And don't waste your time trying to tell me Santa ain't real, cuz he is dammit! I've long since grown out of believing in the tooth fairy and the Easter bunny (cha, as if), but come on, Santa Claus really exists people. Just check this linkie here if you don't believe me - they're Canadians, they live in Santa's 'hood, they would know!

But the inevitable signs of Christmas are still there, even without the white stuff, so I'm all excited to attend my very first Christmas Barbie this year! No, dammit, not like Malibu Barbie, but barbie as in barbecue! Granted, I didn't put "barbie" in my Kiwi-English dictionary, so you are forgiven for any confusion. But from here on out, I'm giving partial credit only.

I was walking through downtown Wellington the other day, on my way to meet someone for coffee, and lo and behold, what do ya know, I ran smack into a full-on Christmas parade! Granted, they didn't have gregarious Macy's-style floats or anything (which is a good thing, too - all this Wellington wind would turn that giant SpongeBob Squarepants into one deadly zeppelin!), but it was very cool to see the Kiwis getting into the spirit of things.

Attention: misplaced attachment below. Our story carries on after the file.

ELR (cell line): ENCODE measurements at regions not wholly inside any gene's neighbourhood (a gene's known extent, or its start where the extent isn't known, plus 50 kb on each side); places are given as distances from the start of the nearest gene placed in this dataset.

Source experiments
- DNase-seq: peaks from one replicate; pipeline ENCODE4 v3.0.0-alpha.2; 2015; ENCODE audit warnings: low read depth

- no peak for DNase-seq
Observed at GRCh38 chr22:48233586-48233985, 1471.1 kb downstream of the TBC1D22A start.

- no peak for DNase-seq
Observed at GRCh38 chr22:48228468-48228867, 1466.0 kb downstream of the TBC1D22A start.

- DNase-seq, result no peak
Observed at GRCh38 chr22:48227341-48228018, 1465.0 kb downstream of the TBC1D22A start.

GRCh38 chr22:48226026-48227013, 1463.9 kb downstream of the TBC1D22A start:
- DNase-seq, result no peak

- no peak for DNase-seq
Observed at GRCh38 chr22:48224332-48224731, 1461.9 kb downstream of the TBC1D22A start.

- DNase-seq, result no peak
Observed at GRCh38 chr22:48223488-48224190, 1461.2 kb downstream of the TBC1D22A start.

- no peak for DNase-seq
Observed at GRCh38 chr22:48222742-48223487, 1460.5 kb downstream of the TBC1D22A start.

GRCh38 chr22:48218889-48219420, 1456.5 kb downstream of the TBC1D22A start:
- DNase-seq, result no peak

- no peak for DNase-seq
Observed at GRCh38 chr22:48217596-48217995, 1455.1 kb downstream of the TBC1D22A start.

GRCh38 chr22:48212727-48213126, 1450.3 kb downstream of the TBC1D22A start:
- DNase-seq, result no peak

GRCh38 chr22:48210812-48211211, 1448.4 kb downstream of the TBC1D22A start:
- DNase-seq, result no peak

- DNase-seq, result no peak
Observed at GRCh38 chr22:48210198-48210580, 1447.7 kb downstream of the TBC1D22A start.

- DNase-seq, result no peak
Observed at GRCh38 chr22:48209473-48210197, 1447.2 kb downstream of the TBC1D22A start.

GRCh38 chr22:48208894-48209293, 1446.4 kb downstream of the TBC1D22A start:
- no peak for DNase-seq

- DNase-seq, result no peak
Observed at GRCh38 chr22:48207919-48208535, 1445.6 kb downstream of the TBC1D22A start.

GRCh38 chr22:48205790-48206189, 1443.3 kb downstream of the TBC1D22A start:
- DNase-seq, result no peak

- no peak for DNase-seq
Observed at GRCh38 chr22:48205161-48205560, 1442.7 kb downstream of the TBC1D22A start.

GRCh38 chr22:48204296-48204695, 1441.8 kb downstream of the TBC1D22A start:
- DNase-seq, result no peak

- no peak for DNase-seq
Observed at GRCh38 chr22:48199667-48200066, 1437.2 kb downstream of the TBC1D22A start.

They had all the usual themes represented: snowmen, Santa and his elves, high school drum corps, pirates, Disney characters. Well, I don't know how the pirates got in there, but then again turning up when least expected is the sort of thing they do, isn't it? At least they didn't appear to be hijacking any of the other floats and seemed quite happy to be tossing bits of 'booty' to the kids in the crowd.

One other thing about Christmas down here that I find cool is that the Kiwis really go for those Christmas crackers. What are those, you may ask? Well, allow me to let you in on a little secret! I think it's a secret, anyways, because I don't know of anyone else back in the States who enjoys these things as much as my family does, so maybe you'll learn something new.

Christmas crackers are basically these small cardboard cylinders (I didn't want to say empty toilet paper roll centers, but that's essentially what they are) that are wrapped in festive paper, twisted at each end. Connected to the paper and inside the cylinder are these weak little gunpowder caps, so that when you open the cracker, it makes a proper 'cracking' sound and this makes it all official and all that. Inside there is always a piece of paper with a lame joke on it (where do you think I get all of my best material?), a colored paper crown, and a plastic or metal toy or gadget of some kind. These toys are the ones that used to come in boxes of Cracker Jacks before they got decidedly less cool, and sometimes they're actually pretty useful! I still have the miniature screwdriver set that I use to tighten those impossibly small screws on my sunglasses whenever they get loose. Hey don't laugh, it's saved me from having to buy a new pair on several occasions!